Are you bored of retirement? While some older adults adore their new life of leisure, some of us struggle with nothing to do. However, just because you’ve retired doesn’t mean you can’t be productive.
Now, you don’t have to go back to work full-time to fight retirement malaise. Older adults have no shortage of opportunities to stay active, engaged, and involved. The key is simply putting yourself out there.
Here are four powerful ways older adults can find purpose in retirement and networking tips for getting started.
How to: Become a Mentor
You have years of experience under your belt. Why not use it to give the next generation a leg up? Retirees make excellent mentors because they have both time and experience to share. Mentorship is also a great way to form cross-generational connections.
Professional associations and membership organizations in your field are the best place to look for mentorship opportunities. Retirees can also get involved as an alumnus at their alma mater. Alumni associations are great networking opportunities whether you’re looking to give back or launch an encore career.
How to: Start a Business
Speaking of encore careers: Some retirees opt to launch a small business once they finally have the time and financial stability that entrepreneurship requires.
However, even small businesses and solopreneurs have to wade through legal complexities in order to bring their business idea to life. That includes registering an LLC or other business entity, applying for licenses and permits, and filing for state and federal tax IDs. It may also include naming a registered agent to file your paperwork and receive important business documents. Designating a registered agent service like Zenbusiness for this role can simplify the process.
Luckily, networking can help here too. Local small business development centers, SCORE offices, and chambers of commerce exist to serve the needs of business owners and connect entrepreneurs with the expertise they need to launch and grow a business.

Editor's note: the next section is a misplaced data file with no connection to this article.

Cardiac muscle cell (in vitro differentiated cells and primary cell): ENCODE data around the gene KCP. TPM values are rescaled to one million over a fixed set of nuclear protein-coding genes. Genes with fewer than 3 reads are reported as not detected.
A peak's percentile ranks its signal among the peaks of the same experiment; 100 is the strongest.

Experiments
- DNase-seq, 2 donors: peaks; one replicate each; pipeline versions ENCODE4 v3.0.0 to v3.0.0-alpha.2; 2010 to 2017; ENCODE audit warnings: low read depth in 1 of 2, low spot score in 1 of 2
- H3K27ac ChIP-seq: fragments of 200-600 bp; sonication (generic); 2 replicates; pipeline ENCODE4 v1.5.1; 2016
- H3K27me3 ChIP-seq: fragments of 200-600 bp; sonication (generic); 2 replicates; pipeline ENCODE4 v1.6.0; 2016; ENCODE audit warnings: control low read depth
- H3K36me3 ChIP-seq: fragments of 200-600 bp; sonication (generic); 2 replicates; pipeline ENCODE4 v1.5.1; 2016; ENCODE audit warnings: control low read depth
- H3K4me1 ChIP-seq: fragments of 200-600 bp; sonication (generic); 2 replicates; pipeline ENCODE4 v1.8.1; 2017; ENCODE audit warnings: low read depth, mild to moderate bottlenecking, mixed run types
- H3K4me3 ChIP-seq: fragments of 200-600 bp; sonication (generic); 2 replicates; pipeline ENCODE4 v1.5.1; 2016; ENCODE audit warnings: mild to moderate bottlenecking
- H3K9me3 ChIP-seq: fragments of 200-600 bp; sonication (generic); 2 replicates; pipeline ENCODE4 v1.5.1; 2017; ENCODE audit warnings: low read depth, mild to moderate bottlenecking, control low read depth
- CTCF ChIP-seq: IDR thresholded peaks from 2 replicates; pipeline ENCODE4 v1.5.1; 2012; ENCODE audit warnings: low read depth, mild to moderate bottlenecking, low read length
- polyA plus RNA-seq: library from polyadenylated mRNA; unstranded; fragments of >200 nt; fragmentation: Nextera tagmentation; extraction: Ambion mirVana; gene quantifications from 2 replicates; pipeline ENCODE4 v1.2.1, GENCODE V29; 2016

How to: Start Volunteering
Do you feel like your career lacked purpose? Many retirees relish the ability to do meaningful work now that they have spare time. Volunteering is an easy way to make an impact, but how do you find organizations in need?
Start with websites dedicated to connecting community members with local volunteer opportunities. VolunteerMatch and United Way are among the most well-known, but volunteers can also check with national organizations like Habitat for Humanity and Feeding America.
When retirees volunteer, they do more than serve one organization. Volunteering also deepens community connections and opens doors to new opportunities like running for local office or joining a nonprofit’s Board of Directors.
How to: Launch a Charity
Want to do more than volunteer for a few hours per week? Retirees who are passionate about a cause often consider starting a charity.
Before going through the rigorous process of forming a nonprofit organization, research other organizations that share your mission. Can you support the cause as a consultant, launch a chapter of a national nonprofit, or seek fiscal sponsorship for a project? Even if you ultimately decide to start an independent 501(c)(3), networking with nonprofits strengthens a budding charity’s reputation and reach. New nonprofits should join their state’s association of nonprofits, build community presence by hosting and attending events, and tap into board members’ networks.
A life of leisure is enough to keep some retirees content, but for the rest of us, retirement isn’t a time to kick back — it’s a chance to do more. Whether you want to share your skills or build something bigger than yourself, there’s a way to bring purpose back to your retirement. Use these ideas to start networking and get busy once again.